No one knew what was happening behind the wooden fence at the property in the 3500 block of Lake Kathy Road in Tunnel Hill until some people working nearby started to complain last July.
“They were putting in a new electrical substation, and they were just getting eaten up by mosquitos,” said Norman Barashick, executive director of the Dalton-Whitfield Solid Waste Management Authority.
“They started complaining. I believe some of the people who started complaining called county commissioners,” he said.
Barashick and officials from the Whitfield County zoning department and the Whitfield County Fire Department found a massive number of tires had been stacked up on the property, which filled with water when it rained and became a breeding ground for mosquitos.
“The gentleman who owned the property had set himself up in a tire transport business,” Barashick said. “That requires a permit by the state of Georgia, and he got that permit. But he wasn’t operating correctly. He thought that by having that permit he was allowed to store and sort through the tires. He wasn’t. He needed an additional permit for that, which he didn’t have.”
Barashick said the man planned to sort through the tires hoping to find ones in good enough condition to sell.
“But he couldn’t do that, and in just six months he was able to accumulate what we are estimating is around 7,000 tires,” Barashick said.
Barashick said they were able to convince the man, whom he says has since moved out of Whitfield County, to give up his license and leave the tire transportation business. But that still left thousands of tires on the property, which will continue to fill with water when it rains.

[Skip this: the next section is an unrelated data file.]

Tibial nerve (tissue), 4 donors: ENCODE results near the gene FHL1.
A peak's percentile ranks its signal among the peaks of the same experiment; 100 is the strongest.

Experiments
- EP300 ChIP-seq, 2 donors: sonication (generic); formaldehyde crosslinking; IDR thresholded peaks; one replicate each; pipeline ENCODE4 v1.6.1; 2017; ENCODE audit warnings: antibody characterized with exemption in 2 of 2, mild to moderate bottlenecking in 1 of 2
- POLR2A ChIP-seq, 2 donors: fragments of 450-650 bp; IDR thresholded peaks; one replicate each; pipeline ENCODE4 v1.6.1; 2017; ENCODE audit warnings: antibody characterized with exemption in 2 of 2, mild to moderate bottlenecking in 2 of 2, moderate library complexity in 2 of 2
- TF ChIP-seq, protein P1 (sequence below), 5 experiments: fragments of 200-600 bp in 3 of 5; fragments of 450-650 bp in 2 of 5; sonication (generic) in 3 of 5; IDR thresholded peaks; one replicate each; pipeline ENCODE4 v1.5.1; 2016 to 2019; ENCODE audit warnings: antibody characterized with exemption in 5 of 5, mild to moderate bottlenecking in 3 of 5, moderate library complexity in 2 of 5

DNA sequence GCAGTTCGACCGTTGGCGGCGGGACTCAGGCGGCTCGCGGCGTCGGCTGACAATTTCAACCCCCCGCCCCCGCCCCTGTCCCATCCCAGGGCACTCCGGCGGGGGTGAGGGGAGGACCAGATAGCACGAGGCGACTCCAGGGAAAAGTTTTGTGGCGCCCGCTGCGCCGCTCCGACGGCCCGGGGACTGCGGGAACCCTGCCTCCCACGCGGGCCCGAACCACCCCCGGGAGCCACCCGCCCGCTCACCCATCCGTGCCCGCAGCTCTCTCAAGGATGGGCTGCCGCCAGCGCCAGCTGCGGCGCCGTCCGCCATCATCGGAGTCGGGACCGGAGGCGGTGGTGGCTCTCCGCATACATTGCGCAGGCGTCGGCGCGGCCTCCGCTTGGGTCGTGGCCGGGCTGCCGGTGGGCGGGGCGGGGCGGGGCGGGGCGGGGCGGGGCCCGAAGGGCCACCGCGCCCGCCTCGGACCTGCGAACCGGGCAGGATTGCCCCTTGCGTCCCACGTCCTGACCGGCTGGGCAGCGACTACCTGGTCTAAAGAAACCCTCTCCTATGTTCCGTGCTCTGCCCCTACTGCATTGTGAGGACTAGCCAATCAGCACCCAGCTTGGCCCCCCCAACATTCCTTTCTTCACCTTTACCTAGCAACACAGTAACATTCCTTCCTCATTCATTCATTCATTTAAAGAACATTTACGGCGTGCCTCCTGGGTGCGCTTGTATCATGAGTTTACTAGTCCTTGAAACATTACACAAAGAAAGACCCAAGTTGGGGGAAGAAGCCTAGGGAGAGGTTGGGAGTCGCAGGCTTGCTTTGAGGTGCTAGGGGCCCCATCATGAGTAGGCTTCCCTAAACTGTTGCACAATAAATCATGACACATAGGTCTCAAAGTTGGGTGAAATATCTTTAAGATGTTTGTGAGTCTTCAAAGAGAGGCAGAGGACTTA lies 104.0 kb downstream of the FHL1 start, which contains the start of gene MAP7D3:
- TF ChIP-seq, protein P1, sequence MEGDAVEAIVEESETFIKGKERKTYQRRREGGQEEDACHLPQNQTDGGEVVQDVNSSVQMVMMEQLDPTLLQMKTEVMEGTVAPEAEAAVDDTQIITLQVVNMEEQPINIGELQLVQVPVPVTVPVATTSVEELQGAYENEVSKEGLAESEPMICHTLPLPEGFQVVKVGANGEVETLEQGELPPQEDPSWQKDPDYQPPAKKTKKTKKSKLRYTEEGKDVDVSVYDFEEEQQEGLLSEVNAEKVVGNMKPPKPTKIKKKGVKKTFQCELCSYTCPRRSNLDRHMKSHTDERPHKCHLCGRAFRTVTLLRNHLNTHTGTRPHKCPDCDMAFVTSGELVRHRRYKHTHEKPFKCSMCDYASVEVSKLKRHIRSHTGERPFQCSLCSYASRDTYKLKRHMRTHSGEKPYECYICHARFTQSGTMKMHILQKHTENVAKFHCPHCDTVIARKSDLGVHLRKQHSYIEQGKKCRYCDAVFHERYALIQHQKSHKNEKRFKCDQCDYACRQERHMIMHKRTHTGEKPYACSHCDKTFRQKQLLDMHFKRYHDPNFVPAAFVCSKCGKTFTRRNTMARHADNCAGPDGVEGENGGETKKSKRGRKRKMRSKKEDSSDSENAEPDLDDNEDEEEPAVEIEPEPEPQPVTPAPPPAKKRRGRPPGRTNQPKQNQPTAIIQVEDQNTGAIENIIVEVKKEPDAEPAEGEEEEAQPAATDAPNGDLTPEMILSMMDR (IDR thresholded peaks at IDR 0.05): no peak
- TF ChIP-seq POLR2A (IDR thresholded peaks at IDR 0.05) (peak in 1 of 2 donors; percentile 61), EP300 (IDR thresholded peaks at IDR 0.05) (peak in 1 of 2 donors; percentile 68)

“It’s the state that issues the permit, and it was the state permit that he was in violation of, so we turned it over to the state,” Barashick said. “When he forfeited his license, he also forfeited a $10,000 bond. The state not only has the bond money, it has money from the solid waste trust fund. Anytime someone buys a new tire in the state of Georgia they pay a fee of $1 to the state. The state is supposed to use that to clean up illegal tire dumps. The problem is that for the last decade or so the state has redirected much of that money to the general fund and not used it the way it is supposed to be used.”
According to data from the Association of County Commissioners of Georgia, the state “redirected” $37.6 million, or 65 percent of all money collected for the solid waste trust fund, between 2004 and 2012.
Officials with the Georgia Environmental Protection Division (EPD) did not immediately return a telephone message about the site Friday afternoon, but Barashick said the last conversation he had with the EPD was a few weeks ago.
“They said they hope to have a cleanup contractor by the end of the second quarter, so by June or July we might see some activity up there,” he said.
By that time, mosquito season will be well underway.
“It’s already started. We’ve been getting calls since March and April from people about water building up and mosquitos breeding,” Barashick said.
Barashick said he has asked EPD to include mosquito control in its efforts to clean up the site.